A Sensitive Electronic Nose
Gas chromatograph device speeds up VOC identification in air, water, soil samples
A new type of electronic nose, based on ultra-fast gas chromatography, can perform analytical measurements of volatile organic vapors in near real-time with part-per-trillion sensitivity. This configuration allows results to be directly compared and validated with independent laboratory test results, saving environmental engineers time and money.
How Does It Work?
The zNose;® system uses helium gas, a capillary tube (gas chromatograph column) and a solid-state detector in one section and a heated sample inlet and pump on the other. A "loop" trap links the two sections and acts as a collector, or preconcentrator, when placed in the air section (sample position) and as an injector when placed in the helium section (inject position).
The operation is a two-step process. The inlet and pump section samples ambient air (aroma) and existing organic vapors are preconcentrated on the trap. After sampling, the trap is switched into the helium section where the organic vapors are injected into the gas. The vapors pass through a capillary column at different velocities and thus, individual chemicals exit the column at characteristic times. A solid-detector identifies and quantifies the chemicals.
An internal, high-speed gate array microprocessor records sensor data, which is transferred to a user interface or computer using a wireless connection. Calibration is accomplished using a single n-alkane vapor standard. A library of retention times of known chemicals indexed to the n-alkane response (Kovats indices) allows the machine to measure and identify compounds independently. The time derivative of the sensor spectrum yields the spectrum of column flux, commonly referred to as a chromatogram.
Real World Applications
This technology has been used in monitoring chemical odors at a foundry, in a river contaminated by a chemical spill of nitrobenzene and aniline, and at a municipal and gas utility site.
Most foundry emissions come from two operations in the casting process: core making and sand handling. In the core making process, new sand is mixed with resins -- phenolic, phenolic-urethane, and others -- and cured to form resin-bound sand forms (cores). The cores are used to create the open spaces in the molds that result in the ability to make hollow castings. The resins generate odors during the core making, core curing, and metal casting processes.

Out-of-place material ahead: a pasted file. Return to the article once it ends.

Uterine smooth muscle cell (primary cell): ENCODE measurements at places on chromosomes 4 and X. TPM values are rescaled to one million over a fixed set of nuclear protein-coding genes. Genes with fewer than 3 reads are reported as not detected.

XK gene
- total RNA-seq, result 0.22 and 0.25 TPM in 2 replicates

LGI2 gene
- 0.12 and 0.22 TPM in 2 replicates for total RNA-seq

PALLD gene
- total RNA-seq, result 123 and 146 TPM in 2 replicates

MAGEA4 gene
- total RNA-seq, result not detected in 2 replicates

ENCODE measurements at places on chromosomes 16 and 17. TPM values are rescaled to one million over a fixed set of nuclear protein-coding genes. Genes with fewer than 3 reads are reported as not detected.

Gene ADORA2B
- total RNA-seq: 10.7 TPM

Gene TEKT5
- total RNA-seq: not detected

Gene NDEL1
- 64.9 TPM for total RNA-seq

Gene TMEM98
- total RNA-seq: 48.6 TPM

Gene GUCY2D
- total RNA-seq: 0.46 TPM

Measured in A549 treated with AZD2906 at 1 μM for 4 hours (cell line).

Using the electronic nose, operators measured chemical odors from within a commercial-scale foundry and around the adjacent community. A mixture of amines and phenolic were identified within the plant. Foundry odor chemistry can be seen in the chromatogram. The most prominent compound was phenol, varying in concentration between 40 ppbv and 5 ppmv. Amines, such as triethylamine, were detected at parts per million levels. Concentrations of phenolic compounds in the surrounding neighborhood ranged from 10 pptv to 250 pptv while amine concentrations ranged from 1 ppbv to 16 ppbv.
Real-time odor measurements allow foundry operators to react quickly to changing emission levels and enable environmental regulators to quantitatively and objectively assess the impact of these odors in the community.
Following an explosion at a petrochemical plant in northeastern China, operators monitored the concentrations of aniline and nitrobenzene in the Songhua River. The speed and economics of on-site measurements had direct financial benefits.